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Journal of Research in Forestry, Wildlife and Environment

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Assessment of land use and land cover changes and urban expansion using remote sensing and GIS in Gboko, Benue State, Nigeria

J.A. Jande, G.N. Nsofor, A Abdulkadir

Abstract


There has been a rapid growth of urban areas across the globe since 1950s with the majority of world population living in urban areas rather than rural areas, in search of better job opportunities and higher quality of services. This trend of transition from rural to urban is expected to continue to rise and government in developing countries are likely going to face more challenges in different sectors, necessitating the need of understanding the spatial pattern of the growth for effective urban planning. The objectives of this study were to map and determine the nature, extent and rate of land use and land cover changes, to analyze the spatio-temporal land use and land cover change patterns and assess urban expansion in Gboko Local Government Area of Benue State, Nigeria. The emphasis was on determining the extent and rate of urban expansion in the area. The study focused on a period of 30 years; from 1987 to 2017. Satellite imageries used included Landsat TM (1987); Landsat ETM+ (2007); and Operational Land Imager (OLI) (2017). The Landsat imagery dataset was sourced from the Earthexplorer platform from United States Geological Surveys (USGS), Global Land Cover Facility (GLCF) and GloVis. The three images of 1987, 2007 and 2017 were classified using maximum likelihood classifier in Idrisi Selva to detect the land cover changes. The study resulted in an overall classification accuracy of 80.77% ,85.84% and 86.24% for 1987, 2007 and 2017 respectively. The result of the classification revealed that between 1987 and 2017, urban area increased from 3232ha (1.68%) in 1987 to 8542ha (4.45%) in 2007 and rose up to 16614ha (8.65%) in 2017. Forest land on the other hand declined from 52108ha (27.13%) to 46523ha (24.23%) down to 16723ha (8.71%) in the same period. Grassland was the dominant land cover occupying 69074ha (35.97%) in 1987 increasing to 79874ha (41.59%) and 129715ha (67.54%) in 2007 and 2017 respectively. The overall trend (1987-2017) revealed that urban area has increased up to 13382ha (9.01%) at an annual rate as high as 2.7% higher than the rate in the first period. Forest declined throughout the period with a loss of 5585ha(12.57%) in the first period at the annual rate of -2.51% and 29800ha (25.7%) in the second period at the annual rate of -2.57%. The overall trend shows that forest lost 35385ha (23.82%) at the rate of -7.15%. Farmland also decreased during the period losing 16006ha (36.03%) in the first period at an annual rate of -7.21% and 22317ha (19.25%) in the second with an annual rate of change of -1.93%. This high rate is an indication that in no distant future the area may be completely devoid of forest vegetation. From the result, it is evident that the rate of urban growth will continue and would certainly threaten forest areas in Gboko LGA. Finally, this study provides a guide to planners for successive urban planning in exploring the rate and pattern of urban growth in Gboko LGA.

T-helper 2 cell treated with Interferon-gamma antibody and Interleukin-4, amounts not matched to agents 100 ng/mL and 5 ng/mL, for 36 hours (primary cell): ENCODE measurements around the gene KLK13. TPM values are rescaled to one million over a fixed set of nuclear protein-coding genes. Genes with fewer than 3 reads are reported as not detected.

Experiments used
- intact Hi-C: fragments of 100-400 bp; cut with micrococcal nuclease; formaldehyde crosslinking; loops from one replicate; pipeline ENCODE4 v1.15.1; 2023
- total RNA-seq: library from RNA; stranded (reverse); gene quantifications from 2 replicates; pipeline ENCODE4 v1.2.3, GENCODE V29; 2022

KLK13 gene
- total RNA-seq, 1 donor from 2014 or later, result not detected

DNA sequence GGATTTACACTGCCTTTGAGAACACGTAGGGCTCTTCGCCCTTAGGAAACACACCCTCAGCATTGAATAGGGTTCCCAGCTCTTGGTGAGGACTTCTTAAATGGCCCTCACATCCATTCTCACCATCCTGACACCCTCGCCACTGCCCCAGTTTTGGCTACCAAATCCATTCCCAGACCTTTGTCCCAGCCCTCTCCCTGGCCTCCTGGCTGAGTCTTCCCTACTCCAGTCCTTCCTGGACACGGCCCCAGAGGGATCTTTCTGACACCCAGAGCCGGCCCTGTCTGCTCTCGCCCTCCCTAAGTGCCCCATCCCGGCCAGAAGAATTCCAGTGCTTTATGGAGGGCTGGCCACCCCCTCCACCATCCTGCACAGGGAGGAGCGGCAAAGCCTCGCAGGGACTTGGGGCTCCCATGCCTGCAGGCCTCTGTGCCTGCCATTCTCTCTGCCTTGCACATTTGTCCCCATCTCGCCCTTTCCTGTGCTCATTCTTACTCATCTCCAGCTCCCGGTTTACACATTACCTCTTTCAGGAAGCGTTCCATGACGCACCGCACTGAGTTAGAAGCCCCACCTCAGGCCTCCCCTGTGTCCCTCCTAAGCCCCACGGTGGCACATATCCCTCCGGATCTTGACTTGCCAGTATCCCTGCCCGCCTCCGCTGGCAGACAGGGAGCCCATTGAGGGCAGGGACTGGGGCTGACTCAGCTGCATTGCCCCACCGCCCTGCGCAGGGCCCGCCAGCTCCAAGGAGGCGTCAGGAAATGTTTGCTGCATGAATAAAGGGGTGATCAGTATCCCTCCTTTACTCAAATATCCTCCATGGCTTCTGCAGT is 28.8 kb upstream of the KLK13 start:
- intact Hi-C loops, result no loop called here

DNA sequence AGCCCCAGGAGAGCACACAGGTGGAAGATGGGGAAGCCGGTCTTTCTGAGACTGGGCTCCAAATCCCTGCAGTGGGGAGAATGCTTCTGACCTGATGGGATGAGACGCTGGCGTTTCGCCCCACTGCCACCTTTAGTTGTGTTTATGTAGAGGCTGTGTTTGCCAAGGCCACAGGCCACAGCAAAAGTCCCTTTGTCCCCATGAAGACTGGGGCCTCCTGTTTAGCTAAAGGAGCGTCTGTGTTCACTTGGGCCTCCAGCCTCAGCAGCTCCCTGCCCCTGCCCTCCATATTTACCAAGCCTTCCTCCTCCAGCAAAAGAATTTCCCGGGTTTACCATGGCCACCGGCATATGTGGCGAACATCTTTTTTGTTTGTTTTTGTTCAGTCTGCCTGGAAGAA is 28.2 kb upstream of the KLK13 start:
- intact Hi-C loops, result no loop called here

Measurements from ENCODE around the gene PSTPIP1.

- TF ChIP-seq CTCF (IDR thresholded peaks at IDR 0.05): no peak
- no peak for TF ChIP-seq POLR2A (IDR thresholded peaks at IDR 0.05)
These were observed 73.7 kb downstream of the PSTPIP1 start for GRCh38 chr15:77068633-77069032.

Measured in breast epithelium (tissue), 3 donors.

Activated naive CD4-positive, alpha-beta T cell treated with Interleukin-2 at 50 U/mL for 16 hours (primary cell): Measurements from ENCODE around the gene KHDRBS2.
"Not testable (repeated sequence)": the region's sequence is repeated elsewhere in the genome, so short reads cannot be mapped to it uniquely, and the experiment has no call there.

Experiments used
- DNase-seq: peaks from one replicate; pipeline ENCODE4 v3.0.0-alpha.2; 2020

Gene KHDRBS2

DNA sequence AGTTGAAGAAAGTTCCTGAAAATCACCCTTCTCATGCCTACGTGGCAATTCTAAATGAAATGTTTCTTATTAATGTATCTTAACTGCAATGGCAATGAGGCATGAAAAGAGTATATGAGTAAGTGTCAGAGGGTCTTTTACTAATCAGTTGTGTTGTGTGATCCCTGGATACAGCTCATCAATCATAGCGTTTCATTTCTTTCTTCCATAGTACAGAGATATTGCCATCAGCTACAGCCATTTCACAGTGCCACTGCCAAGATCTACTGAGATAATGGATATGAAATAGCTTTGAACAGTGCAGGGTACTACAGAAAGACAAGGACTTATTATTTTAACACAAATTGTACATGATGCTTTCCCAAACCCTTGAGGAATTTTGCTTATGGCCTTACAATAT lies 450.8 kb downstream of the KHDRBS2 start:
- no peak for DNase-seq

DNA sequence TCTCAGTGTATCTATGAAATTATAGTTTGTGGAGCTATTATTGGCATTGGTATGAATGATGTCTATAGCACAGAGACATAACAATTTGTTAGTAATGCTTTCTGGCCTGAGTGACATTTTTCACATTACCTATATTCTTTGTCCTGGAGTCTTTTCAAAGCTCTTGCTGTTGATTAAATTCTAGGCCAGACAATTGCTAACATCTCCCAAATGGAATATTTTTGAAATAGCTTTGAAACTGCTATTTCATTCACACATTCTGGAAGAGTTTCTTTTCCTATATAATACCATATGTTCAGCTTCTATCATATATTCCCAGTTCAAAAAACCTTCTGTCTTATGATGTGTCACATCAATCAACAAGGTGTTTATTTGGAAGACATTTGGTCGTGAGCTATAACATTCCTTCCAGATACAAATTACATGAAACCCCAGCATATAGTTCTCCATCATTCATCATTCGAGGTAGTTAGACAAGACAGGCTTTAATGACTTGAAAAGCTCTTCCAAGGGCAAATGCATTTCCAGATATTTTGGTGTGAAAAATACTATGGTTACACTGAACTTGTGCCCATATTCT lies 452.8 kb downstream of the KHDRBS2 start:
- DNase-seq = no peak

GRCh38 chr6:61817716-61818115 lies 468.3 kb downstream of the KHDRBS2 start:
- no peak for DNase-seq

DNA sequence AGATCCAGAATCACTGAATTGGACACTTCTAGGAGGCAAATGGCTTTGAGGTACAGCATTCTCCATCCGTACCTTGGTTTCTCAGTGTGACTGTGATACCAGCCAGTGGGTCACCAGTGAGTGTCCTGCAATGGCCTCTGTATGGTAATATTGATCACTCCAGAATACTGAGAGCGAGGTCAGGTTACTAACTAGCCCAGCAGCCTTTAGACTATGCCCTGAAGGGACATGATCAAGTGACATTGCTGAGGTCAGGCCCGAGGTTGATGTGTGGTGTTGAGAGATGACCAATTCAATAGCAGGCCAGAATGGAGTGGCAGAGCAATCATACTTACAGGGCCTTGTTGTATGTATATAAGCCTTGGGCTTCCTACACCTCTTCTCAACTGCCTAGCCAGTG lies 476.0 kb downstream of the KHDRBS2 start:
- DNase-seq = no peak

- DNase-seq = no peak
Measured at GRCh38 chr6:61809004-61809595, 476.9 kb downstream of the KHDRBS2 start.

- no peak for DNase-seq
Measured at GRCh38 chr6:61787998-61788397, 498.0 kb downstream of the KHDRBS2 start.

Keywords: Urban growth; LULC change; Landsat TM; Landsat ETM+; and Operational Land Imager (OLI), spatio-temporal, maximum likelihood classifier, Idrisi Selva , Gboko




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